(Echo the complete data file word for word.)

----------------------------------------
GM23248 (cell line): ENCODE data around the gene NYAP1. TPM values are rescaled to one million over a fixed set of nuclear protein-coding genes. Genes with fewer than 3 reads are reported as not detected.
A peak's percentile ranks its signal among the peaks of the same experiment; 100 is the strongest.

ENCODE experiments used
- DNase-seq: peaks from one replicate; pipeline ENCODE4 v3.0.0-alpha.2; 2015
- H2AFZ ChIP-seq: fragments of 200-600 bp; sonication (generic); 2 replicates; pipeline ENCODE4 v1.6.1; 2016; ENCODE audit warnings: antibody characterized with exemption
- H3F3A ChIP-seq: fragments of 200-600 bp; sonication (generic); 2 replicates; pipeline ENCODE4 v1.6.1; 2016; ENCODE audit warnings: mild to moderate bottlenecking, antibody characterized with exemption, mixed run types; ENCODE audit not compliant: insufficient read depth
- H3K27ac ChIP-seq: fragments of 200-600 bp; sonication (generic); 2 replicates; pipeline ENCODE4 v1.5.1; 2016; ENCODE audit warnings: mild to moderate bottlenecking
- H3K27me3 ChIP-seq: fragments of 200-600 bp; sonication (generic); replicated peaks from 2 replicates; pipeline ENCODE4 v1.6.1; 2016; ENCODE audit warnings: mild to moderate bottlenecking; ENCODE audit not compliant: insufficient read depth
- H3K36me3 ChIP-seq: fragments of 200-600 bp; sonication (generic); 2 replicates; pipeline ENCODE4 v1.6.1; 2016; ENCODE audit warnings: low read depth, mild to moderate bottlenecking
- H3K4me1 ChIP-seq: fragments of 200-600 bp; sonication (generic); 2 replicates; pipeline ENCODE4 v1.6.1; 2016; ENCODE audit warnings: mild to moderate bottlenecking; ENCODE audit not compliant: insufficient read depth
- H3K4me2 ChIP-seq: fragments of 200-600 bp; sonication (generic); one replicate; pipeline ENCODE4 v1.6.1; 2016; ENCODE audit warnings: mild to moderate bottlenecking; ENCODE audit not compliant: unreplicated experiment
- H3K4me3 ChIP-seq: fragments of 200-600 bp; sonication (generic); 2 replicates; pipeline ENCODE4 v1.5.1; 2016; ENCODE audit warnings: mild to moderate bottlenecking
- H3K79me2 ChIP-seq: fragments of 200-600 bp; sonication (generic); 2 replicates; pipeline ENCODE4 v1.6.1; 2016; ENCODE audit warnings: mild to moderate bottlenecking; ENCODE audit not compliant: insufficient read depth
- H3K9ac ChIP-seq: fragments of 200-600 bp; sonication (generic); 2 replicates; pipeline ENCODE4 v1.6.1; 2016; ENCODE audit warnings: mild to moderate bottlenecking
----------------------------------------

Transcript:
GM23248 (cell line): ENCODE data around the gene NYAP1. TPM values are rescaled to one million over a fixed set of nuclear protein-coding genes. Genes with fewer than 3 reads are reported as not detected.
A peak's percentile ranks its signal among the peaks of the same experiment; 100 is the strongest.

ENCODE experiments used
- DNase-seq: peaks from one replicate; pipeline ENCODE4 v3.0.0-alpha.2; 2015
- H2AFZ ChIP-seq: fragments of 200-600 bp; sonication (generic); 2 replicates; pipeline ENCODE4 v1.6.1; 2016; ENCODE audit warnings: antibody characterized with exemption
- H3F3A ChIP-seq: fragments of 200-600 bp; sonication (generic); 2 replicates; pipeline ENCODE4 v1.6.1; 2016; ENCODE audit warnings: mild to moderate bottlenecking, antibody characterized with exemption, mixed run types; ENCODE audit not compliant: insufficient read depth
- H3K27ac ChIP-seq: fragments of 200-600 bp; sonication (generic); 2 replicates; pipeline ENCODE4 v1.5.1; 2016; ENCODE audit warnings: mild to moderate bottlenecking
- H3K27me3 ChIP-seq: fragments of 200-600 bp; sonication (generic); replicated peaks from 2 replicates; pipeline ENCODE4 v1.6.1; 2016; ENCODE audit warnings: mild to moderate bottlenecking; ENCODE audit not compliant: insufficient read depth
- H3K36me3 ChIP-seq: fragments of 200-600 bp; sonication (generic); 2 replicates; pipeline ENCODE4 v1.6.1; 2016; ENCODE audit warnings: low read depth, mild to moderate bottlenecking
- H3K4me1 ChIP-seq: fragments of 200-600 bp; sonication (generic); 2 replicates; pipeline ENCODE4 v1.6.1; 2016; ENCODE audit warnings: mild to moderate bottlenecking; ENCODE audit not compliant: insufficient read depth
- H3K4me2 ChIP-seq: fragments of 200-600 bp; sonication (generic); one replicate; pipeline ENCODE4 v1.6.1; 2016; ENCODE audit warnings: mild to moderate bottlenecking; ENCODE audit not compliant: unreplicated experiment
- H3K4me3 ChIP-seq: fragments of 200-600 bp; sonication (generic); 2 replicates; pipeline ENCODE4 v1.5.1; 2016; ENCODE audit warnings: mild to moderate bottlenecking
- H3K79me2 ChIP-seq: fragments of 200-600 bp; sonication (generic); 2 replicates; pipeline ENCODE4 v1.6.1; 2016; ENCODE audit warnings: mild to moderate bottlenecking; ENCODE audit not compliant: insufficient read depth
- H3K9ac ChIP-seq: fragments of 200-600 bp; sonication (generic); 2 replicates; pipeline ENCODE4 v1.6.1; 2016; ENCODE audit warnings: mild to moderate bottlenecking